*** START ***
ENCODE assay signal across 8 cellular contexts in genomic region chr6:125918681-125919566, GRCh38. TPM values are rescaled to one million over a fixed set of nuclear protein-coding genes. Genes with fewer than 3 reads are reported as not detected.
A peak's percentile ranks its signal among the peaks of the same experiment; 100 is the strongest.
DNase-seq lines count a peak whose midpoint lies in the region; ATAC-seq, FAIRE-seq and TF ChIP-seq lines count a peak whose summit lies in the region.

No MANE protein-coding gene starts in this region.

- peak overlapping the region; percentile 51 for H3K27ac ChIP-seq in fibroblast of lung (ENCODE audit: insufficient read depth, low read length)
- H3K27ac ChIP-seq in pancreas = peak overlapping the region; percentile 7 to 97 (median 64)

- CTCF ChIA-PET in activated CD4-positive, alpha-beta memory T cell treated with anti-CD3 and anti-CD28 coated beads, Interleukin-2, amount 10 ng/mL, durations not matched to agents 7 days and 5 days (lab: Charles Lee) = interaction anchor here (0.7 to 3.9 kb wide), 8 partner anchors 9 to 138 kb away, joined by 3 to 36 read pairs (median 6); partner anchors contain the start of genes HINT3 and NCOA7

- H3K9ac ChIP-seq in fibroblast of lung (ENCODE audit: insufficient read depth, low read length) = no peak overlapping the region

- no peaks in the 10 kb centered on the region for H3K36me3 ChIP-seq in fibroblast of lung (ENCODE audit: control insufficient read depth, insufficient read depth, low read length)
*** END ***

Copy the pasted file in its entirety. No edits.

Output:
ENCODE assay signal across 8 cellular contexts in genomic region chr6:125918681-125919566, GRCh38. TPM values are rescaled to one million over a fixed set of nuclear protein-coding genes. Genes with fewer than 3 reads are reported as not detected.
A peak's percentile ranks its signal among the peaks of the same experiment; 100 is the strongest.
DNase-seq lines count a peak whose midpoint lies in the region; ATAC-seq, FAIRE-seq and TF ChIP-seq lines count a peak whose summit lies in the region.

No MANE protein-coding gene starts in this region.

- peak overlapping the region; percentile 51 for H3K27ac ChIP-seq in fibroblast of lung (ENCODE audit: insufficient read depth, low read length)
- H3K27ac ChIP-seq in pancreas = peak overlapping the region; percentile 7 to 97 (median 64)

- CTCF ChIA-PET in activated CD4-positive, alpha-beta memory T cell treated with anti-CD3 and anti-CD28 coated beads, Interleukin-2, amount 10 ng/mL, durations not matched to agents 7 days and 5 days (lab: Charles Lee) = interaction anchor here (0.7 to 3.9 kb wide), 8 partner anchors 9 to 138 kb away, joined by 3 to 36 read pairs (median 6); partner anchors contain the start of genes HINT3 and NCOA7

- H3K9ac ChIP-seq in fibroblast of lung (ENCODE audit: insufficient read depth, low read length) = no peak overlapping the region

- no peaks in the 10 kb centered on the region for H3K36me3 ChIP-seq in fibroblast of lung (ENCODE audit: control insufficient read depth, insufficient read depth, low read length)